Syria: Military not behind Houla attack
03:33 - Source: CNN

Story highlights

NEW: "Escalating violence" shows us "we urgently need bolder steps," U.N. leader says

NEW: Protesters decry al-Assad, urge action in Syria and in front of U.N. headquarters

A U.N. council authorizes an independent probe into last week's massacre in Houla

Russia's president urges the world to be careful intervening in Syria

CNN  — 

Accused by the top U.S. diplomat of “propping up the regime” of Syria’s embattled president, Russian officials struck back Friday by denying arms sales to Damascus and claiming international efforts may have fostered instability and violence.

A day after making those accusatory remarks, U.S. Secretary of State Hillary Clinton on Friday hammered home her claim that Moscow is helping its longtime ally in Damascus through a “very consistent arms trade” that “has strengthened (President Bashar al-Assad’s) regime.”

“The fact that Russia has continued to sustain this trade in the face of efforts by the international community to impose sanctions and to prevent further arms flowing to the Assad regime, and in particular the Syrian military, has raised serious concerns on our part,” Clinton said from Oslo, Norway.

Russian President Vladimir Putin responded hours later by flatly denying “any trading connections (or) military” with its longtime ally Syria.

“The only thing that concerns us in (Syria) is the possibility of radicalization of the situation, the situation getting out of control and the deaths of civilians,” Putin said from France, after meeting new French President Francois Hollande.

“Our aim is to bring the conflict to peace. We are not dividing them into ours and not ours.”

Russian Foreign Ministry spokesman A.K. Lukashevich earlier Friday spoke even more forcefully, asserting that some international efforts – including threats of military intervention – have exacerbated the crisis, pushing Syria closer to civil war and making it easier for “strong religious elements (to) come to the forefront.”

“They still give preference to their own agenda, where the change of the ruling regime in Damascus remains the main point,” the spokesman said of unnamed “international and regional players” calling for al-Assad’s ouster.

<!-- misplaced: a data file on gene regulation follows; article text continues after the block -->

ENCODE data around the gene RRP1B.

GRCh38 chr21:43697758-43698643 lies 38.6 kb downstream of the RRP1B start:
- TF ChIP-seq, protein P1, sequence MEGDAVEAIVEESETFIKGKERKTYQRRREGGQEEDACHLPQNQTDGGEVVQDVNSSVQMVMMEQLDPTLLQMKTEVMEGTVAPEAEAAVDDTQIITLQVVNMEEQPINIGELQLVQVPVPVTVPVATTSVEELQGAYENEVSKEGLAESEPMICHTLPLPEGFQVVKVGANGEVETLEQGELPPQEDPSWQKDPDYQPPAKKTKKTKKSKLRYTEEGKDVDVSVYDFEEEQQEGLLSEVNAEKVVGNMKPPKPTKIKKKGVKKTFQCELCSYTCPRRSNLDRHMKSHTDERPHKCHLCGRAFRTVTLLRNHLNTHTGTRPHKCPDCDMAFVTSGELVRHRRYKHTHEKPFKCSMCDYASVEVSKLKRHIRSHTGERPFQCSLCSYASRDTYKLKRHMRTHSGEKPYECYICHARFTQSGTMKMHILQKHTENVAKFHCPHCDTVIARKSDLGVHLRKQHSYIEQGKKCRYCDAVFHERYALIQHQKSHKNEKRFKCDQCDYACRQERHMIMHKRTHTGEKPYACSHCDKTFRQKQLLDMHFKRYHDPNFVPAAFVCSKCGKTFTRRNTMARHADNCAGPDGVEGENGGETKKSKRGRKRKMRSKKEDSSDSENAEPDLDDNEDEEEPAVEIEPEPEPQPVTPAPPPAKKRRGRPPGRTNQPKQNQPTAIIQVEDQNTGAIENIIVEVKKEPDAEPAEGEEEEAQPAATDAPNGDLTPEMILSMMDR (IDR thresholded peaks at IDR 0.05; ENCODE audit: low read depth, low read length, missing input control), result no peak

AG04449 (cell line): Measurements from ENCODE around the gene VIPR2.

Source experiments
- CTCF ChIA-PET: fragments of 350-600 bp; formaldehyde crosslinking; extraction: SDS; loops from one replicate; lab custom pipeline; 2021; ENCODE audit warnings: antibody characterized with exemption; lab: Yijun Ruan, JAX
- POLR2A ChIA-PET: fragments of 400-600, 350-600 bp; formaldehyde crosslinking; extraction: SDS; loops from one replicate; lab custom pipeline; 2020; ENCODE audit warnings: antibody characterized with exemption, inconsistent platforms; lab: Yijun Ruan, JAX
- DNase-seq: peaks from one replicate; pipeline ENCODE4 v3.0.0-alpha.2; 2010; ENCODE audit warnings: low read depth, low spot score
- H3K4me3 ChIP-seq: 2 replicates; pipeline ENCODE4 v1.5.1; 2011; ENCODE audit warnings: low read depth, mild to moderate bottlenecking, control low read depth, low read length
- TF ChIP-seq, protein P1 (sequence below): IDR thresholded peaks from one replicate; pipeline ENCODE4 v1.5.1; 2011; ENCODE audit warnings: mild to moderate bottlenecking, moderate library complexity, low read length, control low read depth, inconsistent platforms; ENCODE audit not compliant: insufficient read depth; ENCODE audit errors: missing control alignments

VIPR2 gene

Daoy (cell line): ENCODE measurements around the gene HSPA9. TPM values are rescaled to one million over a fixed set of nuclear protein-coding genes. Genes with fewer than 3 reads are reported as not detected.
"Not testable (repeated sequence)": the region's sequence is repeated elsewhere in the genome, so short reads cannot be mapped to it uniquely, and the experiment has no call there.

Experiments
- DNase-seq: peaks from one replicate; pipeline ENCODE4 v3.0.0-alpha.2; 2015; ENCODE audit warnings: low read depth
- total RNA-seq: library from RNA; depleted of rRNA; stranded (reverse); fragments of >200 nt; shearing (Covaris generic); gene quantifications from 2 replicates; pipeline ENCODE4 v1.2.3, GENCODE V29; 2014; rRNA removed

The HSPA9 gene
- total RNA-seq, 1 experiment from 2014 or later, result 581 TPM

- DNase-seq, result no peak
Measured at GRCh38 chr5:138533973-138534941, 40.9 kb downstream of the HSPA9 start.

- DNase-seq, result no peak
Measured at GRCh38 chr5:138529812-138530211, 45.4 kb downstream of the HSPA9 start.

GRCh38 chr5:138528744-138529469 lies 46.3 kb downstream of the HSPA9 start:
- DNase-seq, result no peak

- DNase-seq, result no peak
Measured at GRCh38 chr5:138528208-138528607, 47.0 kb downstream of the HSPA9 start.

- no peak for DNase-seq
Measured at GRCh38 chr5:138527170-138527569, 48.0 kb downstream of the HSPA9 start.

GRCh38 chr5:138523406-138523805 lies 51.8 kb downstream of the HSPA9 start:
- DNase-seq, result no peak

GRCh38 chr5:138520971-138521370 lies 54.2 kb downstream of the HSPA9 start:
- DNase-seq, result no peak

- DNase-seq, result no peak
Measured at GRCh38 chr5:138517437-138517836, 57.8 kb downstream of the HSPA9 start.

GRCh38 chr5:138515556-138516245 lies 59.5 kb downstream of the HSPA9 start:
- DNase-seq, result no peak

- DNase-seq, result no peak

They include Hollande who, standing next to Putin, on Friday accused the Syrian president of acting “in an unacceptable and intolerable way” and said he must go.

“There will only be an exit possible with the departure of Bashar al-Assad,” he said.

Speaking earlier Friday in Berlin after meeting Chancellor Angela Merkel, Putin said that Russia “will maintain contact with President Assad and the leadership of Syria and with regional countries, Arab countries … in order to find a political solution.”

Putin: Russia not ‘propping up’ Syrian regime

He later warned against the international community acting rashly, especially militarily.

“What happened in Libya and Iraq? … Have they become safer and better? Where are they moving? Is there an answer? Nobody has it as of yet,” Putin said from France. “That’s why we’re proposing, at least in Syria, to act carefully.”

Russia’s foreign ministry spokesman also weighed in on last week’s massacre in the Syrian city of Houla.

Calling it “a barbaric crime (that deserves) an extremely severe punishment,” he said the identity of the perpetrators hasn’t been determined yet – though the U.N. Human Rights Council has noted preliminary reports of government involvement.

Lukashevich alluded to Moscow’s concerns that outside forces may be behind such attacks and pointed to the Syrian government’s investigation that found “this crime was a well-planned act on behalf of militants with the aim of torpedoing efforts to achieve a political settlement.”

“The tragedy in Houla has shown what may result from financial aid to militants, smuggling in modern armament systems for them, recruiting foreign mercenaries and flirting with extremists of all kinds,” the Russian spokesman said.

Opinion: Is Syria unsolvable?

Meanwhile, the Human Rights Council on Friday authorized the U.N.’s Independent International Commission of Inquiry on Syria – which has issued ongoing reports about violence in the country – to conduct a robust probe into the Houla killings, said council spokesman Rupert Colville.

Meeting in Geneva, Switzerland, 41 countries voted for the resolution while Russia, China and Cuba voted against it. Russia and China have blocked tough U.N. Security Council targeting al-Assad’s government.